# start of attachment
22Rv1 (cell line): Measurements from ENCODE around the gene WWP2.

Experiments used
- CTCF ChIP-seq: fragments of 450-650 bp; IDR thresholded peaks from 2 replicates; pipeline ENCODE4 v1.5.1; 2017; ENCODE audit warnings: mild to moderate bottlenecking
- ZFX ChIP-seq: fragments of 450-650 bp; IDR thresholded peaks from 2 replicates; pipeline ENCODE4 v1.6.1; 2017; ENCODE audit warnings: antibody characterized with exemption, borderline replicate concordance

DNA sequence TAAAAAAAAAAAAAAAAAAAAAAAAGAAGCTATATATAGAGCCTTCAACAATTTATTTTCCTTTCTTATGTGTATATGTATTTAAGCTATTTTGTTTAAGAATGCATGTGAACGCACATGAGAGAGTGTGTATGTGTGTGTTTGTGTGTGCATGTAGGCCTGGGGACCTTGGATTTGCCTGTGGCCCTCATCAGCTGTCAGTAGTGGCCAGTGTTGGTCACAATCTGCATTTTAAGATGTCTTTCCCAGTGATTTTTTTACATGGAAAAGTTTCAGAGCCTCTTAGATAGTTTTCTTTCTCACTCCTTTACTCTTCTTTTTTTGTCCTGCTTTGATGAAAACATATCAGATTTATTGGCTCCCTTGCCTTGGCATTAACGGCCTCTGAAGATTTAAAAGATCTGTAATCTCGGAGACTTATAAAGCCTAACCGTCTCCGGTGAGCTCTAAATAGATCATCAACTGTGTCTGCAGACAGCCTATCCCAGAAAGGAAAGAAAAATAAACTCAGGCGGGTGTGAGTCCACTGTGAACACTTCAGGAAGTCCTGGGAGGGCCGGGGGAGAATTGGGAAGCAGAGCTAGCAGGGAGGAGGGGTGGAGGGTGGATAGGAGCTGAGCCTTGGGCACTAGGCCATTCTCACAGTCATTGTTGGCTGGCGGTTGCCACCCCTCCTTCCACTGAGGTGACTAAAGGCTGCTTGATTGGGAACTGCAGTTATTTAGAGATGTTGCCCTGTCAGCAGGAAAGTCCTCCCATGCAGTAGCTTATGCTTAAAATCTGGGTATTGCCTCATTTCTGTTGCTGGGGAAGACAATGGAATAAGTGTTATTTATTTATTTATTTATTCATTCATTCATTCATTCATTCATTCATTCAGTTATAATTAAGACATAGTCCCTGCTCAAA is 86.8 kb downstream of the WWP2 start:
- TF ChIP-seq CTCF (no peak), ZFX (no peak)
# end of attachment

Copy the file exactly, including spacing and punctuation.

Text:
22Rv1 (cell line): Measurements from ENCODE around the gene WWP2.

Experiments used
- CTCF ChIP-seq: fragments of 450-650 bp; IDR thresholded peaks from 2 replicates; pipeline ENCODE4 v1.5.1; 2017; ENCODE audit warnings: mild to moderate bottlenecking
- ZFX ChIP-seq: fragments of 450-650 bp; IDR thresholded peaks from 2 replicates; pipeline ENCODE4 v1.6.1; 2017; ENCODE audit warnings: antibody characterized with exemption, borderline replicate concordance

DNA sequence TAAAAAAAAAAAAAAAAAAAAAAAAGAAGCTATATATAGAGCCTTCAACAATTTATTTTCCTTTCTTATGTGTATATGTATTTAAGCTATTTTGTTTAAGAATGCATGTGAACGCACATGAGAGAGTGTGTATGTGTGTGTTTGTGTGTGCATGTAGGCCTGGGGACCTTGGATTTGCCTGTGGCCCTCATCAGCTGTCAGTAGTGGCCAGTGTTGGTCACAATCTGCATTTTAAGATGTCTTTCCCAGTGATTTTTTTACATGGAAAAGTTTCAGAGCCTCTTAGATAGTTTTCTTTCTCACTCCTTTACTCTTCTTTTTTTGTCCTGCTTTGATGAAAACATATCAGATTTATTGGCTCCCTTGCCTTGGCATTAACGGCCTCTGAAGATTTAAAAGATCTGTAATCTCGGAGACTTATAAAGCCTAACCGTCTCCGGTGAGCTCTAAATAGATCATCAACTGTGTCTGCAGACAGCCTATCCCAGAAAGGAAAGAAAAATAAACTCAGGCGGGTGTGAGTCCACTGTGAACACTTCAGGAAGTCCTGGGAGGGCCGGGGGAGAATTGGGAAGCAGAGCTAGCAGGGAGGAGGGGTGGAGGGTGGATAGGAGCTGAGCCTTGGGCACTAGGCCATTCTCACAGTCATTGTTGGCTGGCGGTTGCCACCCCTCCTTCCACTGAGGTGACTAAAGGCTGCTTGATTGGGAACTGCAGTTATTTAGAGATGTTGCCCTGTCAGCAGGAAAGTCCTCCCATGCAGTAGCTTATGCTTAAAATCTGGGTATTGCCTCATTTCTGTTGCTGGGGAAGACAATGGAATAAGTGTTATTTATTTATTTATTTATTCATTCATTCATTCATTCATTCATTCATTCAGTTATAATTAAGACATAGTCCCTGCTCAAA is 86.8 kb downstream of the WWP2 start:
- TF ChIP-seq CTCF (no peak), ZFX (no peak)